Journalistic integrity thrown out the window when it comes to Kane
Over a year ago, a reporter for the Philadelphia Daily News obtained emails showing “that state Supreme Court Justice J. Michael Eakin used a fake name on a Yahoo email account to receive emails with explicit and racist images in 2010.” The reporter described one such racist email as follows: “‘Prom Night at Camden High School!!’ – 13 images of African-Americans who appear to be attending a prom, with captions mocking their clothes, physical appearances and the presence of police vehicles.” To make matters worse, Justice Eakin “did not deny that he uses the Yahoo email account that has a nom de guerre of ‘John Smith.’”
“‘I’m not going to deny it, but I don’t think I should comment at all until I see what we’re talking about,’ Eakin said when asked about the emails.”
So the journalistic world knew that a Supreme Court Justice had a private email account with a racist email and the story just stopped. Today, one year later, Justice Eakin’s emails have undergone a second special counsel review (which called then “of serious concern”) and currently, a second review by the Judicial Conduct Board with its chief counsel recusing himself for being busted as Eakin’s campaign spokesman. This only happened because Attorney General Kathleen Kane forced Eakin and the Supreme Court to confront his offensive emails.
We know now that the JCB and the Supreme Court’s special counsel Robert Byer each reviewed these emails and found that they warranted no discipline despite the fact that they were both sent and received by Eakin; that they are not simply racist, but misogynistic, homophobic, and religiously offensive; and that Eakin sent around a joke about a battered woman with the punchline, “see what happens when you keep your mouth shut.” What remains equally disturbing is why the press dropped the ball on this story. Why did it take Kathleen Kane to re-focus writers on this story a year after it broke?
Last week, we told a story of journalistic malfeasance: what happens when a reporter and his editors at the Philadelphia Inquirer conspire with their sources to make up one story while covering up another. This week we shine a light on journalistic misfeasance: the alarmingly widespread turning away from the real stories generated by the Eakin emails in favor of the witch hunt for Kathleen Kane.
Misfeasance number one: When special counsel Byer released his report concluding that Eakin’s emails were “unremarkable,” why did no member of the press ask Byer about Prom Night at Camden High School? After all, Eakin did not deny this email. Didn’t anyone with a notepad and pencil want to ask Byer why Camden Prom Night was “not remarkable?” Apparently, not.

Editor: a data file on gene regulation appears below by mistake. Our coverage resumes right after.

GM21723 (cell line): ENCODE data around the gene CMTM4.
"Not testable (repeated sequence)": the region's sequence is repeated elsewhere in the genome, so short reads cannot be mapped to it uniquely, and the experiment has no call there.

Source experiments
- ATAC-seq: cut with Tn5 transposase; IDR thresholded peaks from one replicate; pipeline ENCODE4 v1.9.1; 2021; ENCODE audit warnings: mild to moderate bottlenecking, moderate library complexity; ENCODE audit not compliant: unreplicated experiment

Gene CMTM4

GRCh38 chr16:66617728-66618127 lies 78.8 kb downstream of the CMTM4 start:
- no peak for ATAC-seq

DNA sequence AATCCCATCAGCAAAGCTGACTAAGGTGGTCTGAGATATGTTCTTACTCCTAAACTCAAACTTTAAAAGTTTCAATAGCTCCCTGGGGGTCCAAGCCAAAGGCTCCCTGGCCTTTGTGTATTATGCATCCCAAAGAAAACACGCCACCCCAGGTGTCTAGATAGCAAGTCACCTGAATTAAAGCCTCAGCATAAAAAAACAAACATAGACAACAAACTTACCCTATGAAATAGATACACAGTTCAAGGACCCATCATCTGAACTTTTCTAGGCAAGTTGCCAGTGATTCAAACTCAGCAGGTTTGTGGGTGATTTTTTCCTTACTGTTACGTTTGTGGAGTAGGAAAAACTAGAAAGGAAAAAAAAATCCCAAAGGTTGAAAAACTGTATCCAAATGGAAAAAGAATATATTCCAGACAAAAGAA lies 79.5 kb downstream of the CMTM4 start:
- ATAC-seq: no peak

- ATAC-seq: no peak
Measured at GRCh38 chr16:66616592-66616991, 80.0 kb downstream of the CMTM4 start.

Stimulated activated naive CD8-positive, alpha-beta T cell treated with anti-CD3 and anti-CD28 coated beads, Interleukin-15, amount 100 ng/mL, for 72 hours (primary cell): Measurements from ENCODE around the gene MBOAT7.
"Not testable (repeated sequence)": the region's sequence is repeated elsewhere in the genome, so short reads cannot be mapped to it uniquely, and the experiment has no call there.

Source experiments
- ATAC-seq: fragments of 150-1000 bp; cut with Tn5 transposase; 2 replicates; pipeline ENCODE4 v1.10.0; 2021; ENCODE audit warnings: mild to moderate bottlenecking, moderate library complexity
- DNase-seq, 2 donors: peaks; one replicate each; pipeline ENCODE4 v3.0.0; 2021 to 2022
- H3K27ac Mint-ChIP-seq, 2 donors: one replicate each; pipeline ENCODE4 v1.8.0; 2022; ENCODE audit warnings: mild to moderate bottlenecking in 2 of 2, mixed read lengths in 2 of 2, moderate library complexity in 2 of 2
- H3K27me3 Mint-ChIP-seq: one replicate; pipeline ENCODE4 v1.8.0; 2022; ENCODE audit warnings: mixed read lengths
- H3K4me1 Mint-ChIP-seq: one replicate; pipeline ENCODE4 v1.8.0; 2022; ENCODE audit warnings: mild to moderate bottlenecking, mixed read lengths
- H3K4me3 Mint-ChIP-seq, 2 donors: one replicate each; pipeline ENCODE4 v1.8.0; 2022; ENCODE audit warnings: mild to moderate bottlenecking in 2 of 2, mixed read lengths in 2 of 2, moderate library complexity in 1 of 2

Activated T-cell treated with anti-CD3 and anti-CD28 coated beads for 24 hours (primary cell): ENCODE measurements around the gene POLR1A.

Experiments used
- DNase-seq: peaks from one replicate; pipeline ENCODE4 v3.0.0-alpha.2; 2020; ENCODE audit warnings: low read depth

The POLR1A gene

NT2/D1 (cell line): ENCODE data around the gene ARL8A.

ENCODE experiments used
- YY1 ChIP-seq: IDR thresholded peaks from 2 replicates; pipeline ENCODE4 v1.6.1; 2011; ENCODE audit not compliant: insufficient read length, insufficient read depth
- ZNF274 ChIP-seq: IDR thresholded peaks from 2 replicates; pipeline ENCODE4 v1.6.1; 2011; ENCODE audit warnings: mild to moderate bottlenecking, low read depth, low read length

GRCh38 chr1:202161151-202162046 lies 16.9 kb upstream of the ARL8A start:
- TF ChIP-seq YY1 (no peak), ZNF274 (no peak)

Misfeasance number two: It has now been two months since William Bender of the Daily News told the world exactly what was in Eakin’s emails; not simply the content but the circulation network. Bender told of a network that included several assistant U.S. attorneys. Just a few years ago, Senator Grassley asked the U.S. Department of Justice why an assistant U.S. attorney was spending hours on his government computer watching porn. Why hasn’t one reporter asked Peter Smith, U.S. attorney for Pennsylvania’s Middle District, for answers about his assistant U.S. attorneys on this email chain?
Misfeasance number three: What the heck is the problem with the Harrisburg Patriot News? Bender’s story tells us that “among those who received a 2010 email from defense lawyer Terry McGowan with a video called ‘Craziest white man ever’ were: Dauphin County District Attorney Ed Marsico, his first assistant, a Common Pleas judge, the county’s chief public defender, at least four assistant U.S. attorneys, a senior deputy attorney general and a police chief .” And most on their public email accounts.
Wouldn’t you think that the paper of record for Dauphin County would find it newsworthy that everyone in a Dauphin County criminal courtroom except the criminal defendant was exchanging hate-filled emails? Exactly what is not newsworthy about that?
The Patriot news says they will not print the names while they review the context of the emails. Have they lost their journalistic minds? How about just asking those in the email chain for a comment and let your readers figure out the context?
As we have seen over the past three issues, when it comes to Kathleen Kane the rulebook of journalistic integrity and ethics (if there ever was one) gets tossed in the fire that is about to be lit under the attorney general’s feet.